Brazil: globalized vs. state capitalism
The end of millennium looked like a triumph ofÂ â€śfree worldâ€ť over totalitarianism Â and dictatorship, like a victory of globalized, open path capitalism over communist planned economies. Â The point, that results of this victory are enjoyed mainly by eastern European oligarchs and some CIA officials, is not interesting to anyone in this world. Some people like living in own magic world without 11th of September (which would never happen if USSR exist), some people just are proud to be â€ś-insert here your description-â€ś.
Yet nowadays we need to state that conflict between â€śgood and betterâ€ť is not finished. It continues in all known directions: currency rates, prices and costs, rates and tariffs.
If someone asks about meaning of a picture where dragon bites its tail, he can find numerous explanations. Do not mind. This is currency war between China and the United States.China is the biggest creditor of the United States, and in the same time itâ€™s the biggest supplier of the United States. Chinese wantÂ to get a reasonable return on the trillions of dollars of American paper they are holding, Â but the only they can get is another portion of paper, which Â the United States have Â to print, print, and print to pay for goods â€śproudly made in Chinaâ€ť. (If you buy US goods, you understand what I mean).
If Â we extrapolate the above mentioned countries to two models of capitalism, we would say: such conflict would never end, or no one is capable to predict its consequences. Â Yet, world has been changing and more players come into stadium. Some of them are just recovered and begin race, likeRussia, some others are young and aggressively build capitalism, such as Brazil.Â Â They hike tariffs on dozens of Â products, limit or prohibit imports. We can mention as an example new veterinary requirements for US meat in Russia or limit of imported vehicles in Brazil.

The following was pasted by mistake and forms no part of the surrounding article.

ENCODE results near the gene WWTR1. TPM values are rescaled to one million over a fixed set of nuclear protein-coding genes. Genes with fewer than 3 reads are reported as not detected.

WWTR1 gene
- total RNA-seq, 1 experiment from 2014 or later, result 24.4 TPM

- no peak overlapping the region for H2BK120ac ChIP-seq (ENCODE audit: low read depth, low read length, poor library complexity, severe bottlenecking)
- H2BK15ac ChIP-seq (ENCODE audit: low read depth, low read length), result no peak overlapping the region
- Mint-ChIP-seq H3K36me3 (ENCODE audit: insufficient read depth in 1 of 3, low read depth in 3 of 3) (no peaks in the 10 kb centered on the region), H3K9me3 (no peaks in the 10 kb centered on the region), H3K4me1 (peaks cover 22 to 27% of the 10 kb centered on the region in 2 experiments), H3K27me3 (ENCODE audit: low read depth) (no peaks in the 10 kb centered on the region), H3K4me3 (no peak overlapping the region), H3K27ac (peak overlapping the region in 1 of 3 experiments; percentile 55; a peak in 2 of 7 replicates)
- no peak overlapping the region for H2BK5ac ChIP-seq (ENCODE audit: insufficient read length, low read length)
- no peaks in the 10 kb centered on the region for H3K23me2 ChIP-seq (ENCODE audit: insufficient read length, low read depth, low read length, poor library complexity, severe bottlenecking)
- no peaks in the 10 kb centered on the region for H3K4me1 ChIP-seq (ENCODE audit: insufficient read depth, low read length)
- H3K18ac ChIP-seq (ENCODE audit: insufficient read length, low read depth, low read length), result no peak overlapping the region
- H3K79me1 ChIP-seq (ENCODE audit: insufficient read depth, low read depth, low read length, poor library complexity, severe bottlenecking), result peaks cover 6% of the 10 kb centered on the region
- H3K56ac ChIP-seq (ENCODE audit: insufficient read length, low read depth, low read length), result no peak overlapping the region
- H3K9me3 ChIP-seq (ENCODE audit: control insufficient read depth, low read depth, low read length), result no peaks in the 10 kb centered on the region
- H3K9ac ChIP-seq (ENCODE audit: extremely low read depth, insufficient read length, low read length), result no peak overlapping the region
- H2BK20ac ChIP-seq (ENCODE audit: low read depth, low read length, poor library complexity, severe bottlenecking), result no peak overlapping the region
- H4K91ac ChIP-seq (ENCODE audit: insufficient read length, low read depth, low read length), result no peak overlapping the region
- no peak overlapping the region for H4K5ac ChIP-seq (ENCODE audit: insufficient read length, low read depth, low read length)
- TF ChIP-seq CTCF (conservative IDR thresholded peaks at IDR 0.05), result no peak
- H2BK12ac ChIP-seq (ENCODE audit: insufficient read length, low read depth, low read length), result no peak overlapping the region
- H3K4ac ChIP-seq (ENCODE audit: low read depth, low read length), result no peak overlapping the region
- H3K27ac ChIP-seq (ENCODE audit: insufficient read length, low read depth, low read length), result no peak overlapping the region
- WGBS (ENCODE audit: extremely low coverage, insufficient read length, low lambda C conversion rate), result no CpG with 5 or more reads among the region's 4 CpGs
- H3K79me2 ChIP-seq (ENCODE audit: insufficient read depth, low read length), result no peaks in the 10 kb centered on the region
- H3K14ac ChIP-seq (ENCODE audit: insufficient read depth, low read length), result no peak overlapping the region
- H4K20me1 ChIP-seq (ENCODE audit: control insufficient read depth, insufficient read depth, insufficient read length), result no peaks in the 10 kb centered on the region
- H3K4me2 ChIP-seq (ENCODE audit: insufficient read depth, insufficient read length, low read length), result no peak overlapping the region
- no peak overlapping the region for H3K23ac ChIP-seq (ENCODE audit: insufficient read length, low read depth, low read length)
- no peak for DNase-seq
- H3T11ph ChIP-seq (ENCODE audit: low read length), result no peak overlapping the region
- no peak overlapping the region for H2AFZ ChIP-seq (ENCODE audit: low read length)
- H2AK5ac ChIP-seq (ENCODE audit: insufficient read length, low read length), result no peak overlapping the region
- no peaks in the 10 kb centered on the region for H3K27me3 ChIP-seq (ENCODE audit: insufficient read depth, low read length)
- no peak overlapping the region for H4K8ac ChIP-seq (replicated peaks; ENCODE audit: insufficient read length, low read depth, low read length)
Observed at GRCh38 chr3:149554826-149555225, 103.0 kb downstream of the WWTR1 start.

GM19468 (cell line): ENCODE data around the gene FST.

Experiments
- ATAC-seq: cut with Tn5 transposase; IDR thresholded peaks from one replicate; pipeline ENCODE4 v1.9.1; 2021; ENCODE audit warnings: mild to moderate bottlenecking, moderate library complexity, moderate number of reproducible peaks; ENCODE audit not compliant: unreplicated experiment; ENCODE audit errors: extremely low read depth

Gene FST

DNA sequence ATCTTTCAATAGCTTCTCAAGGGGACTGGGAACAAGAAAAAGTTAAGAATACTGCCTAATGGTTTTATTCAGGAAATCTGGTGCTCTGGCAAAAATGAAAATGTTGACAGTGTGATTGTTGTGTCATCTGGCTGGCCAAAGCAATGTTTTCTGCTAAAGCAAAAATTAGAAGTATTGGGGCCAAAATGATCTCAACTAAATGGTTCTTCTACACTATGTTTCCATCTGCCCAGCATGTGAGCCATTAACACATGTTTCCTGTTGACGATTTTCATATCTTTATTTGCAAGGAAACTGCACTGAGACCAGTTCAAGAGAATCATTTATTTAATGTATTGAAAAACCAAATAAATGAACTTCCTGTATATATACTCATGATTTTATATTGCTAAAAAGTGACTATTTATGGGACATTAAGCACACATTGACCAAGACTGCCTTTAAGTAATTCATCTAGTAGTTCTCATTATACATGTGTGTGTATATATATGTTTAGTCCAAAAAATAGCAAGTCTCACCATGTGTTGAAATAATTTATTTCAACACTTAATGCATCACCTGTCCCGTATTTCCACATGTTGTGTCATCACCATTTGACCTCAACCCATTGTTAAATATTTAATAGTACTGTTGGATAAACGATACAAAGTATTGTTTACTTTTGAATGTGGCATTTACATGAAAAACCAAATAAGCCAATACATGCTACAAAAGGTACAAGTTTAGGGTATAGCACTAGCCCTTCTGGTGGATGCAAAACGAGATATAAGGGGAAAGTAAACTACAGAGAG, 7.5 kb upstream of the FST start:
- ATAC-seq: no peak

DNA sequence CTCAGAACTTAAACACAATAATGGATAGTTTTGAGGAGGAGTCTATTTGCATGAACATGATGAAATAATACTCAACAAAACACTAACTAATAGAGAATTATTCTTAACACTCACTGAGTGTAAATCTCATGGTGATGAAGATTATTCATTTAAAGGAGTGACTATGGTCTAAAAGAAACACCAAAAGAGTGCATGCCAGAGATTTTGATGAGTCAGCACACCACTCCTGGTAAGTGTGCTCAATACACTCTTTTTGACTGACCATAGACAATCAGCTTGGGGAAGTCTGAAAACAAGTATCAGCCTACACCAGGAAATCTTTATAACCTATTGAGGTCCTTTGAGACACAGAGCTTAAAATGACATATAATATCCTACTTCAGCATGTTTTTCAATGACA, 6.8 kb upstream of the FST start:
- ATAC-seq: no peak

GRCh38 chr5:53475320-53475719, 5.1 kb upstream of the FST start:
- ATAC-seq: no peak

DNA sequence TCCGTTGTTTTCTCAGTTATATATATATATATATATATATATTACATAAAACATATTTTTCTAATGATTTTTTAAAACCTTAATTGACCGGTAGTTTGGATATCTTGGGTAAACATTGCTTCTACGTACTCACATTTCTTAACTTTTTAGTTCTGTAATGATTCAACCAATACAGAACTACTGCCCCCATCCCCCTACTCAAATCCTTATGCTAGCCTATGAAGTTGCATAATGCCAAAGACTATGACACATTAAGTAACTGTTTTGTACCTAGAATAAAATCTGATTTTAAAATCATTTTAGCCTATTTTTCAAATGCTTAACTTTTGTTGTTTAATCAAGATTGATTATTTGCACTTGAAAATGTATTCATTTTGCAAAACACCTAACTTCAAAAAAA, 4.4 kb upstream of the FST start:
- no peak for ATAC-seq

â€śThese are unhelpful and concerning developments which are contrary to our mutual attemptsâ€ť to strengthen the world economy, Ron Kirk (U.S. Trade Representative)Â stated in a strongly worded letter to Brazilian officials that criticized recent tariff hikes as â€śclearly protectionistâ€ť, whichÂ are far away from the globalized, open path capitalism, advocated by U.S. across the globe.
In other words, global economies like U.S.feel discomfort when some countries like Brazil start to protect own markets. Â Thus evolving into state-guided capitalism that the United States has been battling to change in China for years. I would bet cent against dollar, protectionism such developing countries as Brazil will be strengthened, which in turn will question globalization in general; i.e. most countries will try to improve own competetiveness and close markets for competing goods and services, building state model of capitalism. Simply because there are things which most countries can not compete with: effective labor force (based on cultural traditions and wise state politics) andÂ Â cheap money from the U.S. Federal Reserve. This is even more remarkable if we recall these countries are among these which constitute world economics: Russia, Brazil, Argentina.